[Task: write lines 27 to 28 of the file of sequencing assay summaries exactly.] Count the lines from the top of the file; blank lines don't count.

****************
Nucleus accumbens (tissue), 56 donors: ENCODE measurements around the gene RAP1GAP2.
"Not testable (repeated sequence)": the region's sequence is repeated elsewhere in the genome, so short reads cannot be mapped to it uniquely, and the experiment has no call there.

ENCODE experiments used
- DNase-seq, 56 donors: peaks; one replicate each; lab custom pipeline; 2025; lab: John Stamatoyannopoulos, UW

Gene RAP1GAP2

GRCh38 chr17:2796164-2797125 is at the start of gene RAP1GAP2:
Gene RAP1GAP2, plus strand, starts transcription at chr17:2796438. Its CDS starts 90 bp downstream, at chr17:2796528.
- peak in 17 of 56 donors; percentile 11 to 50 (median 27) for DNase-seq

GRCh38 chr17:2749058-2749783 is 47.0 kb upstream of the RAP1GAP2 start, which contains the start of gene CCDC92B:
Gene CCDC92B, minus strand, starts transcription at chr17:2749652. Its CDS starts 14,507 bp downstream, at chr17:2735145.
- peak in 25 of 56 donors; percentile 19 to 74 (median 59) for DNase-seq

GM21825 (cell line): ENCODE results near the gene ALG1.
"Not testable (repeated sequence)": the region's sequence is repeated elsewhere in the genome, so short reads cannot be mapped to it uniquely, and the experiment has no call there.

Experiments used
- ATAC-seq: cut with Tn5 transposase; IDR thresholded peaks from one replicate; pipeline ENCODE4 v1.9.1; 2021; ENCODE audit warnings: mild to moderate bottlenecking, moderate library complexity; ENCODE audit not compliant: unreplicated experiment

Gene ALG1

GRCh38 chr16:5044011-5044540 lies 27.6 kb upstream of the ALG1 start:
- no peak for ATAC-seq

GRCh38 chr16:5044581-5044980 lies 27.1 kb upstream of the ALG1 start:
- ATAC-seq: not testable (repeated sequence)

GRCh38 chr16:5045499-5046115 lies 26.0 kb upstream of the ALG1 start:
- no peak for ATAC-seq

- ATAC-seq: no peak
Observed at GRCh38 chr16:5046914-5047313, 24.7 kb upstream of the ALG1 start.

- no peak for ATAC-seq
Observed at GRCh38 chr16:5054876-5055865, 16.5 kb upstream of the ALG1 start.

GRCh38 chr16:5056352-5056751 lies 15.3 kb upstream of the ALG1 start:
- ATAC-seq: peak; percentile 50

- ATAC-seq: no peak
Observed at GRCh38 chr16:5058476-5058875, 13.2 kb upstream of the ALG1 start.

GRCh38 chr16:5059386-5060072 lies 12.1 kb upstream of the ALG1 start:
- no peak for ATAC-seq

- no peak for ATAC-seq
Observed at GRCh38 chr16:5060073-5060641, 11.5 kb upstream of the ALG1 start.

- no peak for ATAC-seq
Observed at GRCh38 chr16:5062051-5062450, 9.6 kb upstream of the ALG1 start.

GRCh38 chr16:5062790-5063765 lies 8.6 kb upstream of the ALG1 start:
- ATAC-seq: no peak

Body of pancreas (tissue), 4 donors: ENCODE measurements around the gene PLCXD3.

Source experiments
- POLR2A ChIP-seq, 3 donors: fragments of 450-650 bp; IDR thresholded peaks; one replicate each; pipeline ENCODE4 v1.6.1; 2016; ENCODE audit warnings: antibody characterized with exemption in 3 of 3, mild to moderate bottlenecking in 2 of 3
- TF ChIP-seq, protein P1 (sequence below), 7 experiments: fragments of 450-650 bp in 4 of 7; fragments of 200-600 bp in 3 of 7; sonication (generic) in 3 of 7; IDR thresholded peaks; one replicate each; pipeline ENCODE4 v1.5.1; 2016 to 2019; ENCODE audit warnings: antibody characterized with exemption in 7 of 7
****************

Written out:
GRCh38 chr16:5056352-5056751 lies 15.3 kb upstream of the ALG1 start:
- ATAC-seq: peak; percentile 50